Light Regional Council Mayor Bill O’Brien said his council is “under threat” by proposed boundary re-alignment.

Light Regional Council are fighting against what Mayor Bill O’Brien has described as a “highly questionable takeover” from two neighbouring Councils seeking boundary re-alignment.

A motion without notice from Mayor O’Brien, listing eight points, was carried and agreed upon by every elected member during last week’s meeting in a show of defiance and unity that made the Kapunda based Mayor proud.

“I have to say, in my nearly nine years’ experience as Mayor, this was probably the most positive and focussed meeting of Council I’ve attended.

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his topic and threat brought everyone together focusing on boundary reform, the re-alignment being proposed and what, as a Council and region, we would stand to lose,” Mayor O’Brien told The Leader.

“We want to let our residents and the wider community know what’s going on regarding boundary reform and the threat that we are under from both The Barossa Council and Town of Gawler Council.

“If that threat was carried out and adopted, our Council would be unsustainable. We would not exist, just a carcass for the birds to pick
on!”

Mayor O’Brien said what remained of the Light region could possibly be amalgamated with Adelaide Plains, or perhaps a northern Council and he didn’t believe that would be a good thing for Local Government or residents in the region.

“Furthermore, I suspect our neighbouring Councils may not consider or support any such amalgamation either,” he added.

The carried motion’s first point noted Light Regional Council’s CEO, Brian Carr and Mayor O’Brien had advised their counterparts at both councils back on February 13 that they were “not interested in the matter” as it was “considered to be a major distraction to the effective operations of all Councils involved and an unnecessary expense with no economic or other benefits to the entire region.”

Other points included Council’s willingness to listen to its community and take all the necessary action to protect their interests, whilst openly receiving views from the wider region on the matter.

“We will shortly begin a comprehensive community consultation and information sharing process,” Mayor O’Brien said.

It was also stated both neighbouring councils adopted their boundary re- alignment proposals “simultaneously without any consultation from their community or input from Light Regional Council” and if they were implemented, they would “substantially erode the Light Regional Council’s rate base, thereby creating an unsustainable Council which is not in the Region’s nor State’s interest.”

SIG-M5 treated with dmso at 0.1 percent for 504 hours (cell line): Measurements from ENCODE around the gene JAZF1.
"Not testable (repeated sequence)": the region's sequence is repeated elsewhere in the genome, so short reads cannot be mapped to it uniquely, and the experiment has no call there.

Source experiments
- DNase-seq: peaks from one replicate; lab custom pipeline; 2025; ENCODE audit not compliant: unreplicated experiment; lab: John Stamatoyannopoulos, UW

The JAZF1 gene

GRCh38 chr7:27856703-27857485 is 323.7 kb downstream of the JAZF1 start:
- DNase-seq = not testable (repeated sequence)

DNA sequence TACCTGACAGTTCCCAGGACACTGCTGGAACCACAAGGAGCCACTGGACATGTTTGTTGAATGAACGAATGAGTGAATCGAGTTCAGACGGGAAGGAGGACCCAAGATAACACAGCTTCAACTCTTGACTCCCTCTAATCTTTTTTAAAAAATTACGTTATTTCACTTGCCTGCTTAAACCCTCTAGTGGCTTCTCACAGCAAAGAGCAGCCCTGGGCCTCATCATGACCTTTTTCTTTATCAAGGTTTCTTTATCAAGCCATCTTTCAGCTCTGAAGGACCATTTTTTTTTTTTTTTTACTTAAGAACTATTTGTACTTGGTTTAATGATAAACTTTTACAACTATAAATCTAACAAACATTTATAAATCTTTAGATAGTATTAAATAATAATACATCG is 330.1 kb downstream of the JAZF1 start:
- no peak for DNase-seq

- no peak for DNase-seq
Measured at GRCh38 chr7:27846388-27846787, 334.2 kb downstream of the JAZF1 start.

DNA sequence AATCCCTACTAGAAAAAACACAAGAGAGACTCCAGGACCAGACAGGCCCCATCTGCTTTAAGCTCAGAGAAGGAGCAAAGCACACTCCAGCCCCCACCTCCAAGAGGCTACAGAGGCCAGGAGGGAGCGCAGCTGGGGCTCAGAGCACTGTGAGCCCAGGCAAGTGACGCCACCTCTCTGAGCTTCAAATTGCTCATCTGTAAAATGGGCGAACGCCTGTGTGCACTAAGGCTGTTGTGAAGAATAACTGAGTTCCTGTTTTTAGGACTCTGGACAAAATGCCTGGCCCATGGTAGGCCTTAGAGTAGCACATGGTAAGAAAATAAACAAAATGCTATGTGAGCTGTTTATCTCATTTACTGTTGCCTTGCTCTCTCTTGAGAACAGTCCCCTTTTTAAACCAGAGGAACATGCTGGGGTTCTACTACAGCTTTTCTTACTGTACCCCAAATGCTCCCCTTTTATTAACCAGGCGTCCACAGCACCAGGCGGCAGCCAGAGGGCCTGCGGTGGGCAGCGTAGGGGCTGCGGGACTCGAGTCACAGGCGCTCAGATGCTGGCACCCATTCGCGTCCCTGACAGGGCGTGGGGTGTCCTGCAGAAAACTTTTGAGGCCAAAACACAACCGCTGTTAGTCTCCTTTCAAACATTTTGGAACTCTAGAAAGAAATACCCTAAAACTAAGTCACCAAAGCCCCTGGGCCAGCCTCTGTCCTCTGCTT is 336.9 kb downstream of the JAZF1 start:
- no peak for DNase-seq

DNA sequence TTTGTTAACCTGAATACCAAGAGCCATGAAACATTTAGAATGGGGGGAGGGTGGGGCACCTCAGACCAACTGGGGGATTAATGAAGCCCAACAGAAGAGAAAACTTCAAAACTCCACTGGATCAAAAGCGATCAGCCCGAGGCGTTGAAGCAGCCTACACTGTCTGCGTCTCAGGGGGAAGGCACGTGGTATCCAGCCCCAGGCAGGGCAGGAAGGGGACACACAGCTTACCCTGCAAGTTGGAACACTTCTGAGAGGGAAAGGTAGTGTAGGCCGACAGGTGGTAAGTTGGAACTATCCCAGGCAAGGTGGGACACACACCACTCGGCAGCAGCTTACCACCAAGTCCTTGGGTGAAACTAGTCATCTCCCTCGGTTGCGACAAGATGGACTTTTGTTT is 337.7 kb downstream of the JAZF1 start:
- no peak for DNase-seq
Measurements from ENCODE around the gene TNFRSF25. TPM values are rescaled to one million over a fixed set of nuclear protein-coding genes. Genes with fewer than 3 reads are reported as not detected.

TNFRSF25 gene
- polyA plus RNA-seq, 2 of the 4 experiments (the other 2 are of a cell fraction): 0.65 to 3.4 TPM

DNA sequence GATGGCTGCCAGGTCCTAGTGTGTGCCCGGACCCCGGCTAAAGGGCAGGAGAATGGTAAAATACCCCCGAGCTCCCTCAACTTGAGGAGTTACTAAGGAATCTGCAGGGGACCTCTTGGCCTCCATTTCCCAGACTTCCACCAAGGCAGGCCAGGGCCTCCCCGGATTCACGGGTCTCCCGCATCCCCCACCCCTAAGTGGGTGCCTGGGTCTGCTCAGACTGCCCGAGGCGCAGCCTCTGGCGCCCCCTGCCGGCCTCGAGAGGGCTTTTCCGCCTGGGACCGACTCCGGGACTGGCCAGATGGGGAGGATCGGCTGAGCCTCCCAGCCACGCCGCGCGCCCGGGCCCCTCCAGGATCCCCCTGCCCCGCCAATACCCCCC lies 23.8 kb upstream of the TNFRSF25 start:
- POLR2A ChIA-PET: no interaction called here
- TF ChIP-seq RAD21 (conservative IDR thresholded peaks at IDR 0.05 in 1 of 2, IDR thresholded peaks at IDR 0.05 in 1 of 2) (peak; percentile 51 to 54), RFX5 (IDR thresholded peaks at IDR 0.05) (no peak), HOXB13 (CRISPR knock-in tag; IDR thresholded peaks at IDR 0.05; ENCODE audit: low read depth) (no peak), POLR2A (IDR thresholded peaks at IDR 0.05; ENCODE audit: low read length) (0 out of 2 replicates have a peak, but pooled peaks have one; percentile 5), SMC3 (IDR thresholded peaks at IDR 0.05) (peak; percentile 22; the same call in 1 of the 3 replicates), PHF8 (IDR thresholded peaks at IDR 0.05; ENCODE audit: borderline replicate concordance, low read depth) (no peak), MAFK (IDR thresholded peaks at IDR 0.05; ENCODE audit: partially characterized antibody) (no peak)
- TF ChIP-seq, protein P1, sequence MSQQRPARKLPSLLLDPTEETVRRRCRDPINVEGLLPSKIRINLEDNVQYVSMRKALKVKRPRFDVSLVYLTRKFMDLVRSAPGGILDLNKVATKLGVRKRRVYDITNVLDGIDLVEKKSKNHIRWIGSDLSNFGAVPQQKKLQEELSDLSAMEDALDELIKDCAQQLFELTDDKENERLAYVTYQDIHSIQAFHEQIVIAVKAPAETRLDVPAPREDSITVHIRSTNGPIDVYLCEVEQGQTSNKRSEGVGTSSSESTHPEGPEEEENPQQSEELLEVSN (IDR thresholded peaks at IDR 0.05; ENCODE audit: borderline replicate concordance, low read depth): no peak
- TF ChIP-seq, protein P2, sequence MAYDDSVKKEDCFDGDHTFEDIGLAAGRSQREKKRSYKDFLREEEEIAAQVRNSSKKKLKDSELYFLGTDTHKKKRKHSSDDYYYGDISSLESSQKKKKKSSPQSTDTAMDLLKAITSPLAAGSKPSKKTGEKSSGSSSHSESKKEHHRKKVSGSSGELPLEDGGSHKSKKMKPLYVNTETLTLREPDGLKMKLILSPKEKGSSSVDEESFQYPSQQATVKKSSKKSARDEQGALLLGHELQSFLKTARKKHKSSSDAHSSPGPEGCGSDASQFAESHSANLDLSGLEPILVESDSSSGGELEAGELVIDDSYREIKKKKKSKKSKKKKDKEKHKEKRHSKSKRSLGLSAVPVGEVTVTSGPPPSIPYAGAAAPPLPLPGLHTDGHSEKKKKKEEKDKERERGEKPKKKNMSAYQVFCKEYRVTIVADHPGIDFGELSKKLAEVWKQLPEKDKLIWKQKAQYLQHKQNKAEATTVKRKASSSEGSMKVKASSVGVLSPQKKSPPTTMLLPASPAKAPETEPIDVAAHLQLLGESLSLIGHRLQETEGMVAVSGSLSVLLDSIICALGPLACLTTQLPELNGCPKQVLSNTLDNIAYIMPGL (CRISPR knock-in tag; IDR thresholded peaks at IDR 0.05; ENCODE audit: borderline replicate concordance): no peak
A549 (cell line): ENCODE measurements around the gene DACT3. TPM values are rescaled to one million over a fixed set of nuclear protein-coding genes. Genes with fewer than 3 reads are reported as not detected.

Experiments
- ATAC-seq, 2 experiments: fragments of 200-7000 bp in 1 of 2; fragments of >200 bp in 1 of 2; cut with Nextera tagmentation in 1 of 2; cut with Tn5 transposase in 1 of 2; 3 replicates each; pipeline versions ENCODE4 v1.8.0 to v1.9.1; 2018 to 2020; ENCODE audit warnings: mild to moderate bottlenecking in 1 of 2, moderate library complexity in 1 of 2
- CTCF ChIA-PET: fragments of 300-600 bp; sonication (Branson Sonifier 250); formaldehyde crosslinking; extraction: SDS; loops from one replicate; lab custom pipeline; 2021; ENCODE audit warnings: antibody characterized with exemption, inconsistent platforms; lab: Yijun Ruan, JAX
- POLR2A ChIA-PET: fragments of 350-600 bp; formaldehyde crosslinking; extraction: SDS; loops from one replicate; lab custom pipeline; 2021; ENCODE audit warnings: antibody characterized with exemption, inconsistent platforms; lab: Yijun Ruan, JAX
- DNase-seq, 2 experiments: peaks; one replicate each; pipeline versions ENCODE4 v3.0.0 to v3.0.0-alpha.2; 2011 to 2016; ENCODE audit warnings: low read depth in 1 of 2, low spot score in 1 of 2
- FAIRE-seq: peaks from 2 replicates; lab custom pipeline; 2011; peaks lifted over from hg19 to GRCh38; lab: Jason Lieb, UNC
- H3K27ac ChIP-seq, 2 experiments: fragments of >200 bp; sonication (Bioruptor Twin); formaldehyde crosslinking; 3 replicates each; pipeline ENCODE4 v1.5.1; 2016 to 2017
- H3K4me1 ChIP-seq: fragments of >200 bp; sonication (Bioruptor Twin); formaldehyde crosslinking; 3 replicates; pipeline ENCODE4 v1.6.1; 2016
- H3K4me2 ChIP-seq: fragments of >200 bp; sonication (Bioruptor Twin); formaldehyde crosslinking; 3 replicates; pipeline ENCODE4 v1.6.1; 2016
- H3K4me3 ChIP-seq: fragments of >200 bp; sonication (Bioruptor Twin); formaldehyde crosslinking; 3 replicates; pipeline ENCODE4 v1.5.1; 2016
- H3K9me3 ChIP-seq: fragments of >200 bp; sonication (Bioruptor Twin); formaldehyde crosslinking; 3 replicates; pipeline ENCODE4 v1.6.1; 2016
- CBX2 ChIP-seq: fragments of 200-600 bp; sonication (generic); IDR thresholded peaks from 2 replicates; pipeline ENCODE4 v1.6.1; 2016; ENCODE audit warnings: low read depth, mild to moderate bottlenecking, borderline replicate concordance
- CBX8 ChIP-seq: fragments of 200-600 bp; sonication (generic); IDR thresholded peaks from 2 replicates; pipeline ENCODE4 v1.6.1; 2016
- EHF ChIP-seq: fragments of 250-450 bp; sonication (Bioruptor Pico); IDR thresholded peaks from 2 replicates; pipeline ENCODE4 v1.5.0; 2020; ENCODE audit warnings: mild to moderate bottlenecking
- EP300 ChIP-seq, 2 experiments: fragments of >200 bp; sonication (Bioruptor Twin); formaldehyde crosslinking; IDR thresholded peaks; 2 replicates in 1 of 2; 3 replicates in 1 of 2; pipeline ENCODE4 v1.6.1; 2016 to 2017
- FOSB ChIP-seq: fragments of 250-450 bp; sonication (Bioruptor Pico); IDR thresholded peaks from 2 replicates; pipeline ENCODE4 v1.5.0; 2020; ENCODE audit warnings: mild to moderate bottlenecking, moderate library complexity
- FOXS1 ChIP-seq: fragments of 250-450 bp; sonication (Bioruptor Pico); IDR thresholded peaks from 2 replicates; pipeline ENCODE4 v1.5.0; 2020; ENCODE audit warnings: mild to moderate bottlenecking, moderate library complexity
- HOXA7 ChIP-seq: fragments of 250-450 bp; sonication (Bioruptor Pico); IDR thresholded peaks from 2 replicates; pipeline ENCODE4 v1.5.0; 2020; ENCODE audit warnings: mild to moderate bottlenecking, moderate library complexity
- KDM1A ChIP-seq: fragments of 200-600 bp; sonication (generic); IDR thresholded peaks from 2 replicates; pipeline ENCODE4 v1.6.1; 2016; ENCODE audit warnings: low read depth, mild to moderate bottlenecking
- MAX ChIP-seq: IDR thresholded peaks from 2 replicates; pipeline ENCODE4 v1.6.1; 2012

Mayor O’Brien’s motion re-iterated Council’s view that adjusting boundaries would not add value to the region, nor generate any economic benefits.

“In fact, it will more than likely create significant costs for all Councils and the Light Regional Council continues to support the regional collaboration currently being enjoyed,” he said.

The motion continued with a request to The Town of Gawler and The Barossa Council to withdraw their proposals based on their “apparent lack of community support” and that the Regional Collaboration Model be restored.

Both the Mayor and CEO will now “actively address the boundary re-alignment threats” and engage specialist counsel.

“We are serious,” Mayor O’Brien said.

“Our councillors understand the feeling of residents in their wards towards what’s going on. We know because we’ve listened to residents and conducted some ‘straw polling’ around our communities. We have also commenced discussions with major businesses and community organisations receiving unwavering support, some who will write to both Councils.

“The CEO and I have been invited to meet to discuss these proposals which we acknowledge. However, we believe both Councils have made their positions very clear and see no value in discussing this as the proposed new boundaries and maps have been produced and made public by various means and confirmed by Council resolutions.

“However, if the Councils wish to speak on ‘Structural Reform’ we would be very interested indeed. Our Councils have enjoyed an excellent working relationship and have enjoyed being part of many joint projects both present and into the future. We want to strengthen our collaboration, not destroy it!”

Mayor O’Brien said any boundary reform application would be a “long and involved process” which could cost ratepayers hundreds of thousands of dollars.

“I understand costs of around $300,000 are involved just to submit an initial proposal to the Boundaries Reform Commission and I seriously question and don’t believe this would be an acceptable way to spend ratepayers money.”

He believed the debate regarding Hewett being on Gawler’s boundary and therefore used its services “was nonsense”.

“That would mean no Council would build anything on their borders…It’s just a silly argument.”

The Barossa Council Deputy Mayor John Angas said Council had only recently formed a Boundary Reform sub-committee and its first meeting was scheduled for tonight.

“We believe it is time to have a conversation about boundary reform,” said Cr. Angas.

“This only came to our Council meeting in mid September.

“I think what we need to do is look at the greater good and what is best for ratepayers, not necessarily what’s best for Council organisations.

“It seems to me that more and more individuals, particularly grapegrowers and wineries, are seeing a benefit of being in one region, and a region that treats them all equally seems to make sense.

“It’s really an opportunity to align the GI (Geographic Indicators) with Council boundaries and what the industries are currently consisting of.”

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